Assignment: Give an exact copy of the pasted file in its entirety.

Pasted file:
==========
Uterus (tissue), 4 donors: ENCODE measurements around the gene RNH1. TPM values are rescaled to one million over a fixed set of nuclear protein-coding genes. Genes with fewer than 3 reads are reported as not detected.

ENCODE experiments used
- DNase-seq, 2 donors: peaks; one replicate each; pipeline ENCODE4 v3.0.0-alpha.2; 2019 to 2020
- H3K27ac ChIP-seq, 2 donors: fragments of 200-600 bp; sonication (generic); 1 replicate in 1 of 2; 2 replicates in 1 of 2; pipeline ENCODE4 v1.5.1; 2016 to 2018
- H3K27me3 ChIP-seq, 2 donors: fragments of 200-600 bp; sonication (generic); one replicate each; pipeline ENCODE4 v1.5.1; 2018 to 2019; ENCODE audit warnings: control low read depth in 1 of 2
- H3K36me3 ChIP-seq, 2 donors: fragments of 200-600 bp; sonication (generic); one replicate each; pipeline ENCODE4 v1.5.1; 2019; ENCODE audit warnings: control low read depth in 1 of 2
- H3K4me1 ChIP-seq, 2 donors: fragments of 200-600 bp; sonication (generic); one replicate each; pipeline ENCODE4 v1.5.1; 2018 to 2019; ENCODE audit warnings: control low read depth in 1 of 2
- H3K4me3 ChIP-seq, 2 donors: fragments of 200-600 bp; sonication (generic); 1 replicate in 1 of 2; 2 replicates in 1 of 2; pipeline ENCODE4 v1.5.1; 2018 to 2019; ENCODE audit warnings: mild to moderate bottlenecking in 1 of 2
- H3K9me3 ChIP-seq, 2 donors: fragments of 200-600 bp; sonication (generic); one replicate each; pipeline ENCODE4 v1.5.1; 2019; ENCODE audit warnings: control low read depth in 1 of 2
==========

Uterus (tissue), 4 donors: ENCODE measurements around the gene RNH1. TPM values are rescaled to one million over a fixed set of nuclear protein-coding genes. Genes with fewer than 3 reads are reported as not detected.

ENCODE experiments used
- DNase-seq, 2 donors: peaks; one replicate each; pipeline ENCODE4 v3.0.0-alpha.2; 2019 to 2020
- H3K27ac ChIP-seq, 2 donors: fragments of 200-600 bp; sonication (generic); 1 replicate in 1 of 2; 2 replicates in 1 of 2; pipeline ENCODE4 v1.5.1; 2016 to 2018
- H3K27me3 ChIP-seq, 2 donors: fragments of 200-600 bp; sonication (generic); one replicate each; pipeline ENCODE4 v1.5.1; 2018 to 2019; ENCODE audit warnings: control low read depth in 1 of 2
- H3K36me3 ChIP-seq, 2 donors: fragments of 200-600 bp; sonication (generic); one replicate each; pipeline ENCODE4 v1.5.1; 2019; ENCODE audit warnings: control low read depth in 1 of 2
- H3K4me1 ChIP-seq, 2 donors: fragments of 200-600 bp; sonication (generic); one replicate each; pipeline ENCODE4 v1.5.1; 2018 to 2019; ENCODE audit warnings: control low read depth in 1 of 2
- H3K4me3 ChIP-seq, 2 donors: fragments of 200-600 bp; sonication (generic); 1 replicate in 1 of 2; 2 replicates in 1 of 2; pipeline ENCODE4 v1.5.1; 2018 to 2019; ENCODE audit warnings: mild to moderate bottlenecking in 1 of 2
- H3K9me3 ChIP-seq, 2 donors: fragments of 200-600 bp; sonication (generic); one replicate each; pipeline ENCODE4 v1.5.1; 2019; ENCODE audit warnings: control low read depth in 1 of 2